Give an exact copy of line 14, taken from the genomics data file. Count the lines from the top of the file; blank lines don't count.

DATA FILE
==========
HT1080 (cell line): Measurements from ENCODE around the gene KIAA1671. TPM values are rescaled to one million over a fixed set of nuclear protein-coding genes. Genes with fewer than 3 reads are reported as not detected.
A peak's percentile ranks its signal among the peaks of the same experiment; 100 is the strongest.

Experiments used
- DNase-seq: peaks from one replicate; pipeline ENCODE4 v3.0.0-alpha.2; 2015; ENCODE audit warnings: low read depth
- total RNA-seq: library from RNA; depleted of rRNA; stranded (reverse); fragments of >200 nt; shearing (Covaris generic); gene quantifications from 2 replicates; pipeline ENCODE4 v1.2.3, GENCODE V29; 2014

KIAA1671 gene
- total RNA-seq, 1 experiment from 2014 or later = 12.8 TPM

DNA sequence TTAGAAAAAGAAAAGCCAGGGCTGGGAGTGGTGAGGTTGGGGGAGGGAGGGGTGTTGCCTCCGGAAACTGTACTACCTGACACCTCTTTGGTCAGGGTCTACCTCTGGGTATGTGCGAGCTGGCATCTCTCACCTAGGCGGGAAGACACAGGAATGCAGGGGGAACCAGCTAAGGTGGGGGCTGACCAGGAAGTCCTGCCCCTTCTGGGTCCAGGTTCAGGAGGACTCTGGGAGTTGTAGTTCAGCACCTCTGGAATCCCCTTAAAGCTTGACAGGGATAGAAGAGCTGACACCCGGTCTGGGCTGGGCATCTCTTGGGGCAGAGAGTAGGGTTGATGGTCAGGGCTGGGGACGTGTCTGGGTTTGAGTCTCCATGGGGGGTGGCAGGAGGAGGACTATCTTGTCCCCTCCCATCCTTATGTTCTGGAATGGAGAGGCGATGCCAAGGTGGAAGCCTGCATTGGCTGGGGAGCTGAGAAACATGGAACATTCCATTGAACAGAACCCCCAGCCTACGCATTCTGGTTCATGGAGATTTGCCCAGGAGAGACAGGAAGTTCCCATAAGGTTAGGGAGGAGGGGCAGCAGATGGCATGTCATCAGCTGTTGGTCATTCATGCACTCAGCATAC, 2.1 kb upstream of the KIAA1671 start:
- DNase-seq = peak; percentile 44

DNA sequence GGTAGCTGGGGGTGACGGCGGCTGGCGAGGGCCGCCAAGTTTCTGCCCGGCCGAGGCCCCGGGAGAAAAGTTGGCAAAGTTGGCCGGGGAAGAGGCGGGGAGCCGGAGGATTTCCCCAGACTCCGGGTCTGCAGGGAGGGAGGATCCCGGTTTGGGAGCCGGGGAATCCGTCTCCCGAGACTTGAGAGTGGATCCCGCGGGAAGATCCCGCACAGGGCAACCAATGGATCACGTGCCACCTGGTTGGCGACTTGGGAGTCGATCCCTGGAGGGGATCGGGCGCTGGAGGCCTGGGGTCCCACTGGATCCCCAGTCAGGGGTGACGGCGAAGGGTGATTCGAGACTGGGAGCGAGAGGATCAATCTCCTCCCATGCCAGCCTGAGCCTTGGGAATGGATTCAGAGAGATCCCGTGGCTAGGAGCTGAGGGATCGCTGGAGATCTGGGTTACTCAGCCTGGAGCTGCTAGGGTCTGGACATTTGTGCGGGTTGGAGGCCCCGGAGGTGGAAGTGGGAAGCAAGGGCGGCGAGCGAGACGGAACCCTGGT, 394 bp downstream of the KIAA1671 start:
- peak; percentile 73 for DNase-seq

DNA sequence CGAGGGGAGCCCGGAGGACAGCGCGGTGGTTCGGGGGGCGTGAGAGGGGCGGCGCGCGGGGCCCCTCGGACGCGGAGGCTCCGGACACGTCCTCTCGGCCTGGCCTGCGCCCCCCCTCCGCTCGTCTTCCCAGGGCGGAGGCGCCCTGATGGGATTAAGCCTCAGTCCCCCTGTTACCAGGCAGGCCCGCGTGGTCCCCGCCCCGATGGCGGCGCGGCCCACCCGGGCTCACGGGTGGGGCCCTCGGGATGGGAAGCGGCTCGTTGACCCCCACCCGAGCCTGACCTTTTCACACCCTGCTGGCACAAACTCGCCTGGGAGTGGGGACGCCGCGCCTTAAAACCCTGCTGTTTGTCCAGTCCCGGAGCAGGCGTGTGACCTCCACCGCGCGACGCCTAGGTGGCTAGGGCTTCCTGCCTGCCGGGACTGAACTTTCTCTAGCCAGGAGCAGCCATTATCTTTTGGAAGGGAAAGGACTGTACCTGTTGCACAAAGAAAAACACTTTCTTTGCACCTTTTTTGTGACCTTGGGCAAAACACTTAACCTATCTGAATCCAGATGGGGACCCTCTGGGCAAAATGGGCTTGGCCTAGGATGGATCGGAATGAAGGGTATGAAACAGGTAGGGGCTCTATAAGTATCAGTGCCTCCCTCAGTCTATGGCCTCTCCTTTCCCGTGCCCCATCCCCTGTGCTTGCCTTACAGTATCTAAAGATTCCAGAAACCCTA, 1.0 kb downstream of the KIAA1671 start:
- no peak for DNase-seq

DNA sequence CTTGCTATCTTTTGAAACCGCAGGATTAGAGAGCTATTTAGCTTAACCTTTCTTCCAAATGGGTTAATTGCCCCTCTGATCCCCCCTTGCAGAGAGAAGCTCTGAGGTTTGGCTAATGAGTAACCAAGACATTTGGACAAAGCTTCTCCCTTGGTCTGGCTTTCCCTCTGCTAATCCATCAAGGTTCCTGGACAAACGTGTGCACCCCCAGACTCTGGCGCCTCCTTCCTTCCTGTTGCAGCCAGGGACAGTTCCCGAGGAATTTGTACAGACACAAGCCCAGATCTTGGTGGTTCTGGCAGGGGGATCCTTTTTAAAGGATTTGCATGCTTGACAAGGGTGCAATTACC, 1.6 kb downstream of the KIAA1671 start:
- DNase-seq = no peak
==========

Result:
DNA sequence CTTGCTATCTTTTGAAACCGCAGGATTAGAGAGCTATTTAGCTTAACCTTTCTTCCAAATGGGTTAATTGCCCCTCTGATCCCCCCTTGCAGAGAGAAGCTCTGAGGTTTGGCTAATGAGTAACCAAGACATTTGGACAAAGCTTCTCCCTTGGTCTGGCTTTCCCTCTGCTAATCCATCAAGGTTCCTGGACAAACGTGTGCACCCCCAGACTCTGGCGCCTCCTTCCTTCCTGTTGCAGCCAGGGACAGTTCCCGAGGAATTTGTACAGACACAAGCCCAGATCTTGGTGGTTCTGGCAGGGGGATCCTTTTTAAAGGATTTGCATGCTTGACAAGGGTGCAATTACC, 1.6 kb downstream of the KIAA1671 start: